the narrative hair & tales hairstyle menu graphic language salon leaflet material palette


hair & tales Welcome to Hair & Tales, a salon with a twist. The narrative adopted for the proposed experience is that of a fictitious hair salon where every person is seen as a travelling story. ‘Hair & Tales’ is a ‘storytelling salon’ where visitors are invited to share their experiences in a friendly conversation while getting their hair done. Elements of 2 storyworlds are combined here to unfold the narrative: those of a hair salon and those of the train traveller. The illustration used for the salon’s menu clearly represents this: a typical scene depicting people minding their own things inside a train carriage, then overlayed by the hairstyles named according to each person’s traits. Both storyworlds come together at Euston Station through the historical link of the station’s original salon.

Welcome to Euston’s storytelling salon 59

glass half full

forever young oh, messy messy me

Every hair has a story to tell


the adventurer

on top sti of it not sh

late nights

the dreamer

irred, haken

friends in high places

from boho to soho

proper lady

green fingers

Hairstyling menu Of Hair & Tales pop-up salon



graphic language In graphic terms, the language adopted combines branding elements of the hair salon (such as the traditional logotype template and hair menu) with an artistic and narrative layer. Hand-drawn illustrations are used along with playful descriptions. Inspired by scientific / anatomic prints with precise descriptions of the human body, this typology is then twisted to insert people’s personalities and individual traits.

2017 eUSToN STATIoN pop-up

hair & tales storytelling salon

Hair &Tales salon logotype The ‘branded’ language of the salon utilises engraved letterpress and Art-Deco typefaces as a link to the original hair salon at Euston and graphic language at the station in between 1900-1920s.

Inspiration on anatomic prints Images of etched anatomic prints, such as the one on the right, served as inspiration for the concept of the hair menu - with a twist.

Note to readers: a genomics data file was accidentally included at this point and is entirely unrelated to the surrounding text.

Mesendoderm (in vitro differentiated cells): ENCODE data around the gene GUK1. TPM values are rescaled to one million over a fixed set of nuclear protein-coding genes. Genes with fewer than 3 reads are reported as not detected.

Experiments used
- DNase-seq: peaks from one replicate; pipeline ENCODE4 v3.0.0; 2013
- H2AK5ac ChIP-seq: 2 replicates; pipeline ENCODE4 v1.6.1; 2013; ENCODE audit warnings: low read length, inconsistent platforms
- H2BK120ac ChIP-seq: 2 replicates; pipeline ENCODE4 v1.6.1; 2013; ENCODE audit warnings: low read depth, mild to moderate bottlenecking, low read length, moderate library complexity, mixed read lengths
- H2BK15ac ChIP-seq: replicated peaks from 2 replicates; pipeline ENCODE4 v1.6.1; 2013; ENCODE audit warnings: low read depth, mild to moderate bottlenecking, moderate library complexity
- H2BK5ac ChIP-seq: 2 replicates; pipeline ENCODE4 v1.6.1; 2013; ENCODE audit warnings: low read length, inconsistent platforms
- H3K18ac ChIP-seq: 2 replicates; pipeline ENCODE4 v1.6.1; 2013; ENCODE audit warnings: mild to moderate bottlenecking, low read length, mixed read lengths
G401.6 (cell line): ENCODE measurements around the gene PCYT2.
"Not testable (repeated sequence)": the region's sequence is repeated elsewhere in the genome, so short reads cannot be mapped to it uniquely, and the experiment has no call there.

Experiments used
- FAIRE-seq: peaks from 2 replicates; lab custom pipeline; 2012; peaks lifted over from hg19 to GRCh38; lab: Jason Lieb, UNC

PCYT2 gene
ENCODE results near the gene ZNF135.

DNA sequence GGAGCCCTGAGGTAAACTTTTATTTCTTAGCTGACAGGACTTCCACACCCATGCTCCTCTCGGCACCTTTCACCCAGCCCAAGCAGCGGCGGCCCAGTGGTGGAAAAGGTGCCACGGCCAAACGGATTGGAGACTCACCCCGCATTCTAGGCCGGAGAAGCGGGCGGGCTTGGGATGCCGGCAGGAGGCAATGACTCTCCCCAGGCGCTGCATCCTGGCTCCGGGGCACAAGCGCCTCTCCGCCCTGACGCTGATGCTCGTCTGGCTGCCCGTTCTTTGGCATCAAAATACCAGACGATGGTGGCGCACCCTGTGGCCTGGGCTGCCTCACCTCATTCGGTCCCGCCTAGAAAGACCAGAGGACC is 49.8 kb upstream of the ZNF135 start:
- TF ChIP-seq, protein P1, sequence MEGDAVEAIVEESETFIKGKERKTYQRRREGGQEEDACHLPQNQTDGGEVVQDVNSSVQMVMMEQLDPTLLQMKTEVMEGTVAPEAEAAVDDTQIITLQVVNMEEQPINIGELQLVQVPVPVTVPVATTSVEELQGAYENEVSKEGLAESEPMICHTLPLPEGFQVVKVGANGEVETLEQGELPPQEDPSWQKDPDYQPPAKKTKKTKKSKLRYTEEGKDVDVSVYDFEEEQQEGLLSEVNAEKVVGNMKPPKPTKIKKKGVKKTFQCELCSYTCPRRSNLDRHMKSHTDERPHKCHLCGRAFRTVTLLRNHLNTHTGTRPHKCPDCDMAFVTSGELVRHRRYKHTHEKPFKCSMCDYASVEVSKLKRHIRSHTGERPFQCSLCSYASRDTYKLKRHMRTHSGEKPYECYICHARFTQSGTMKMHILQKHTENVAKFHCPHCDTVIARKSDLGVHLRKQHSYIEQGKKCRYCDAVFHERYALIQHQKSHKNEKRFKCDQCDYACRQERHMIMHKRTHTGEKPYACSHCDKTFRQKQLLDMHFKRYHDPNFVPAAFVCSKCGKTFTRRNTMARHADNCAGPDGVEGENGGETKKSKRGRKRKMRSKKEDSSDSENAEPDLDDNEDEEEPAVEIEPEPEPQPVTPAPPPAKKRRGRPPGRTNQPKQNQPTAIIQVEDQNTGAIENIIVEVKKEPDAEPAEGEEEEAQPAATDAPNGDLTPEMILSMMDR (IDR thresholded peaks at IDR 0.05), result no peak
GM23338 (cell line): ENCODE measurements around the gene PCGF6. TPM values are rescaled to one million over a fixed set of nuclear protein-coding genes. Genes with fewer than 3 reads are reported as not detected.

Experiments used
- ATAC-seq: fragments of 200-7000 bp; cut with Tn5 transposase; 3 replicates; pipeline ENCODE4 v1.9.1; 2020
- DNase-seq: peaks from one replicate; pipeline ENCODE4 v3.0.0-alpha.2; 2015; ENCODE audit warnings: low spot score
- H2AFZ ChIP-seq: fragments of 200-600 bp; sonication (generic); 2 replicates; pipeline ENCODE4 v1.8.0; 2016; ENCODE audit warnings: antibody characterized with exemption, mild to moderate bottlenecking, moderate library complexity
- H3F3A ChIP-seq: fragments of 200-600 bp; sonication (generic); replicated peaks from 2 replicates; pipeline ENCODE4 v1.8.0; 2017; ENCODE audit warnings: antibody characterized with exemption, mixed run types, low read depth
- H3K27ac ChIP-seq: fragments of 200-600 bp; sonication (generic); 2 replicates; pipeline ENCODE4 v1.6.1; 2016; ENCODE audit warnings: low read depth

hair & tales

the experience

storytelling salon

UP TO 10 minutes

we offer quick hairstyling servic so you can still get your train time!

Every person is a travelling story.... Fancy doing something totally different? Well, you’ve come to the right place! Welcome to Hair & Tales, a salon with a twist.

2 at a time

We love people & just for one day, we’re going to provide an opportunity for people to talk to each other, share a smile, tell a story, ¯ all whilst getting pampered by a professional hair stylist. What’s there not to love?

slots are run every 15 minu taking two people at a time

Human interaction is often lost in the city.... Each & every one of us is a rich, & unique tapestry of experience.

surprise, surprise

to enhance the surprise, you will g to see your fabulous new hairst only by the end

To cut a long story short (but don’t worry, not your hair!), we’re passionate about people & fascinated to hear tales ¯ and we style your hair. So why not give it a go? You never know who you’ll meet, what stories you’ll hear. Flip the coin & go for Hair & Tales!


who doesn’t like some pamperin and isn’t it even better when free? go on ¯ take this little tr on us

for more info, visit our website: www.hairandtales.wordpress.com

‘Hair & Tales’ leaflet Spread 1


he experience

from the past, to the present

UP TO 10 minutes we offer quick hairstyling services, so you can still get your train on time!

2 at a time slots are run every 15 minutes, taking two people at a time

surprise, surprise to enhance the surprise, you will get to see your fabulous new hairstyle only by the end

Did you know that in early 20th century, Euston Station used to have an in-house hair salon? It was one of the first to offer convenient hairstyling services to travellers waiting for their trains or a spruce up after a long journey.


Our pop-up draws inspiration from the heritage of this site, while providing an updated salon experience. With a creative twist, of course.

who doesn’t like some pampering? and isn’t it even better when it’s free? go on ¯ take this little treat on us ‘Hair & Tales’ leaflet Spread 3

Euston Station’s original hair salon, 1911. © National Railway Museum and SSPL



air & tales

the experience

storytelling salon

UP TO 10 minutes

y person is a travelling story....

we offer quick hairstyling services, so you can still get your train on time!

y doing something totally different? you’ve come to the right place! Welcome air & Tales, a salon with a twist.

ve people & just for one day, we’re going ovide an opportunity for people to talk ch other, share a smile, tell a story, ¯ all t getting pampered by a professional stylist. What’s there not to love?

an interaction is often lost in the city.... & every one of us is a rich, & unique try of experience.

t a long story short (but don’t worry, not hair!), we’re passionate about people & nated to hear tales ¯ and we style your So why not give it a go? You never know you’ll meet, what stories you’ll hear. he coin & go for Hair & Tales!

2 at a time slots are run every 15 minutes, taking two people at a time

surprise, surprise to enhance the surprise, you will get to see your fabulous new hairstyle only by the end